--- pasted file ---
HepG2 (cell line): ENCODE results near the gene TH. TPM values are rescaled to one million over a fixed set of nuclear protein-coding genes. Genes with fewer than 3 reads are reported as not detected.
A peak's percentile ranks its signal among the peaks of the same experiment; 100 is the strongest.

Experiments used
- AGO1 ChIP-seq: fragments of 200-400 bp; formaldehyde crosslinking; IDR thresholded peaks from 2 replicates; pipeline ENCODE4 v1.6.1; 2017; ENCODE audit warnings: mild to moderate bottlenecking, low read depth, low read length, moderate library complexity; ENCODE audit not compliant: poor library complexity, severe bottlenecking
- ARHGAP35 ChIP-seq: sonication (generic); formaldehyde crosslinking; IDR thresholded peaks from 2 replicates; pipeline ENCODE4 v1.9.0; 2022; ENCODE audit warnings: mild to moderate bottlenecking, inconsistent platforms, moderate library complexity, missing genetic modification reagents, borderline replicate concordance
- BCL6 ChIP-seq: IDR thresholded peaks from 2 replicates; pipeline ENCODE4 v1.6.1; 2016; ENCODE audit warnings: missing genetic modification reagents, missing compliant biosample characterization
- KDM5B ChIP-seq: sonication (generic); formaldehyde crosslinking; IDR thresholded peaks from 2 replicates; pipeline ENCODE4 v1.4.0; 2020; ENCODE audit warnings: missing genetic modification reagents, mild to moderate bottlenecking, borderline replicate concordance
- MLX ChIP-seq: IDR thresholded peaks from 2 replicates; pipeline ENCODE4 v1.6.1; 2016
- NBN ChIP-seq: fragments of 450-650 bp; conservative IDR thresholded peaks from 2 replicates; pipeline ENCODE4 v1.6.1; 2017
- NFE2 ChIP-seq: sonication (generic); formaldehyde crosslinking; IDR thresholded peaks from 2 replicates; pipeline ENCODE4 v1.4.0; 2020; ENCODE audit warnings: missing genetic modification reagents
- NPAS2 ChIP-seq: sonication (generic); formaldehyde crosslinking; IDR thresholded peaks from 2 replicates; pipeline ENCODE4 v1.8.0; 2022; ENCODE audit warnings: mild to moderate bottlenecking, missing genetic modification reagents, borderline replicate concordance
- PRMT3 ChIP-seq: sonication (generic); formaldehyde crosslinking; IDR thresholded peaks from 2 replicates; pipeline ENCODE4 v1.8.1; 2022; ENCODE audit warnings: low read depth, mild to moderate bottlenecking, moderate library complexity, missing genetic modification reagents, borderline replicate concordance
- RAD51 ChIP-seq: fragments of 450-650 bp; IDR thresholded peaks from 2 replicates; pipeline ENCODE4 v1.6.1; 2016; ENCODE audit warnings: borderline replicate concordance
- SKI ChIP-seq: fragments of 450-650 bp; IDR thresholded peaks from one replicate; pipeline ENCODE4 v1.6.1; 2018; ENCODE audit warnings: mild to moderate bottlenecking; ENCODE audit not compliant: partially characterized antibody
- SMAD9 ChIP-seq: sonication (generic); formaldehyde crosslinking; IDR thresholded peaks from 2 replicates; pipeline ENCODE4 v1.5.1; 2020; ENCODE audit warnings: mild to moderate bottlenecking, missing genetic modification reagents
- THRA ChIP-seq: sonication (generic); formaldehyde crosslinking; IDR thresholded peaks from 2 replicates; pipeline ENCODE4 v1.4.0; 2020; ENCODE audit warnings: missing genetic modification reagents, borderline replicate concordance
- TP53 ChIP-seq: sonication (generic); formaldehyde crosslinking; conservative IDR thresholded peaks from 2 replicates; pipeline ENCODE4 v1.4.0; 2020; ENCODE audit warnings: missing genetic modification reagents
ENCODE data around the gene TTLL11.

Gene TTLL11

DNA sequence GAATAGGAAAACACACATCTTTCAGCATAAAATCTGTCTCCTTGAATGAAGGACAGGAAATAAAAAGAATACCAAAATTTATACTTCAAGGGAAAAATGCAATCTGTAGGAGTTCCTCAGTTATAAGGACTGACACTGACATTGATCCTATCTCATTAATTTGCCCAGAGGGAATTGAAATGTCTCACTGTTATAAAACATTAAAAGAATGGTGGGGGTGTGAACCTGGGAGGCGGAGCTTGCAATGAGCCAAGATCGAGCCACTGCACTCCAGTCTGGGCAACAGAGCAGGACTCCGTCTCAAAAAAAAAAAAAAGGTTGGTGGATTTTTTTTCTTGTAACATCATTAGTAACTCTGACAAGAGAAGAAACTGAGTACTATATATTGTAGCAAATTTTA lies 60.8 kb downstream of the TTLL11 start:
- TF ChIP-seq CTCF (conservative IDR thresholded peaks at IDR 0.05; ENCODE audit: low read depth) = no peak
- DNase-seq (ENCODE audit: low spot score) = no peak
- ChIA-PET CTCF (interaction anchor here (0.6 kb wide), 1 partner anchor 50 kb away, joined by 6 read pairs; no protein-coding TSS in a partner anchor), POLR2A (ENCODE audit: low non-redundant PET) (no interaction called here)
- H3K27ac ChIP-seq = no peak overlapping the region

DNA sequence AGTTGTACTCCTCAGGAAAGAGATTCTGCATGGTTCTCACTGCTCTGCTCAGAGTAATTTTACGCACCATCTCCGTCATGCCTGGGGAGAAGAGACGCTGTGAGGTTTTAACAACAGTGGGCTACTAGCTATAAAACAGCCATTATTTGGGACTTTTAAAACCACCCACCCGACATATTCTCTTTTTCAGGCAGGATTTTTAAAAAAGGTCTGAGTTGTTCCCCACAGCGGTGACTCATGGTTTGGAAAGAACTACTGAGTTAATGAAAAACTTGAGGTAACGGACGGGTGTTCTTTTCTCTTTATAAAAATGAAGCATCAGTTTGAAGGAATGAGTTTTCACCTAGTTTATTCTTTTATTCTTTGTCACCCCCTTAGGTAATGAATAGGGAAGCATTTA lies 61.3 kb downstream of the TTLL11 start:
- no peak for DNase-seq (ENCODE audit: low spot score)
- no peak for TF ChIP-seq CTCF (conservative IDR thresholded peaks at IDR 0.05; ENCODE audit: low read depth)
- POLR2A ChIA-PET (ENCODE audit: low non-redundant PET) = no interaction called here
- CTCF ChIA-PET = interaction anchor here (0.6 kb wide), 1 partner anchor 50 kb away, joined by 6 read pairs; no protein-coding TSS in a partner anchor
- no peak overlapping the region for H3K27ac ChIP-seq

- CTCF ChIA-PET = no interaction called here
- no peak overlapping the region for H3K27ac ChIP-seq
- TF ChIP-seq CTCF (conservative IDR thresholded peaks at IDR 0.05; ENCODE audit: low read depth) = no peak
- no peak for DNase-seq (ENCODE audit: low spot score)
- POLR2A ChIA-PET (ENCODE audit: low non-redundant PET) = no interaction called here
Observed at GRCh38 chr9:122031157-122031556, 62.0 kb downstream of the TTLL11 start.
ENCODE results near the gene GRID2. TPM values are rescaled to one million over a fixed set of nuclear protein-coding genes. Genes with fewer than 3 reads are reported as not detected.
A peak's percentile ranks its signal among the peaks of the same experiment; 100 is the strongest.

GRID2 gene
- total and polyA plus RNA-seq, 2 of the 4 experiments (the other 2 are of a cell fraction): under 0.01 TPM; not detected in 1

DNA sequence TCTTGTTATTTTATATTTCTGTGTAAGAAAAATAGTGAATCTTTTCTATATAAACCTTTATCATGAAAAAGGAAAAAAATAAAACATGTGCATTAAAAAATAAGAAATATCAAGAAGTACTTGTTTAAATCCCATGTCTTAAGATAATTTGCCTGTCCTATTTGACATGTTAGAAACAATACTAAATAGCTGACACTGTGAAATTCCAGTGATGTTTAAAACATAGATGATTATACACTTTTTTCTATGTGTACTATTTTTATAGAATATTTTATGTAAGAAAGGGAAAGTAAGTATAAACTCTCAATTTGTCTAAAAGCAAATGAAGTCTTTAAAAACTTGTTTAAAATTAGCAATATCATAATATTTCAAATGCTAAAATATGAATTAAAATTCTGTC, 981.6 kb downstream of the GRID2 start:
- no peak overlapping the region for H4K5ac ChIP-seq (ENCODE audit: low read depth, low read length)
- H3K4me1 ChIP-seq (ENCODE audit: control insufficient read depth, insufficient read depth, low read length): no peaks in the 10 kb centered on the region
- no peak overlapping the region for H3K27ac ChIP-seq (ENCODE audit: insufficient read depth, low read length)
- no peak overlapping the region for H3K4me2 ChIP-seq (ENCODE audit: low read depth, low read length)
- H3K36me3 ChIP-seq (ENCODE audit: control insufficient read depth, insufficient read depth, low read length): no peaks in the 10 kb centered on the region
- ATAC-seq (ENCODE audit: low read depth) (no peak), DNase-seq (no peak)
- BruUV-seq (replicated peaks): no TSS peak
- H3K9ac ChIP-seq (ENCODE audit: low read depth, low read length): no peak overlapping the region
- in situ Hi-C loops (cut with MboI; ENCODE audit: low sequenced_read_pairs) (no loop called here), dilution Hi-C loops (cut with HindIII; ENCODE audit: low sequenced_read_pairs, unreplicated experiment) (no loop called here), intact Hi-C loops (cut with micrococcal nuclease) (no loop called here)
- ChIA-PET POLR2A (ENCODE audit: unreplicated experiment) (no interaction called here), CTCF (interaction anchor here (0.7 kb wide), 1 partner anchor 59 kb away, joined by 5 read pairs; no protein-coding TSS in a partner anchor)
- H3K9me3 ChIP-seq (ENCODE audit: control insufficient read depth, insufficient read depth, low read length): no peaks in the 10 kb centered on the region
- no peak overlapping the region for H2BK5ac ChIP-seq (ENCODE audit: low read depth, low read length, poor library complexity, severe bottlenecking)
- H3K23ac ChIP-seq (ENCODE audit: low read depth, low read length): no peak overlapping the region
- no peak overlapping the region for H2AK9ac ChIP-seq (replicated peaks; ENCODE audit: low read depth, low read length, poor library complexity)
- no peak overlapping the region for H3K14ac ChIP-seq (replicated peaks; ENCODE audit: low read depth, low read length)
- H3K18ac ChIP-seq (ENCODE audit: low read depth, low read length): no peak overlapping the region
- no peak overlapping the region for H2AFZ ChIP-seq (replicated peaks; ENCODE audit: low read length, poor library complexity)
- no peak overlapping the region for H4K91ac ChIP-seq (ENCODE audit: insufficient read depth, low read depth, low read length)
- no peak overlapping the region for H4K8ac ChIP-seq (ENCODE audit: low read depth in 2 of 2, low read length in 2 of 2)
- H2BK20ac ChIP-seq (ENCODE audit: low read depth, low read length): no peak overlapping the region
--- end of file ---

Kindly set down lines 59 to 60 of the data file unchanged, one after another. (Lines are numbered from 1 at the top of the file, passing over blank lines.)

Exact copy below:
- no peak overlapping the region for H4K91ac ChIP-seq (ENCODE audit: insufficient read depth, low read depth, low read length)
- no peak overlapping the region for H4K8ac ChIP-seq (ENCODE audit: low read depth in 2 of 2, low read length in 2 of 2)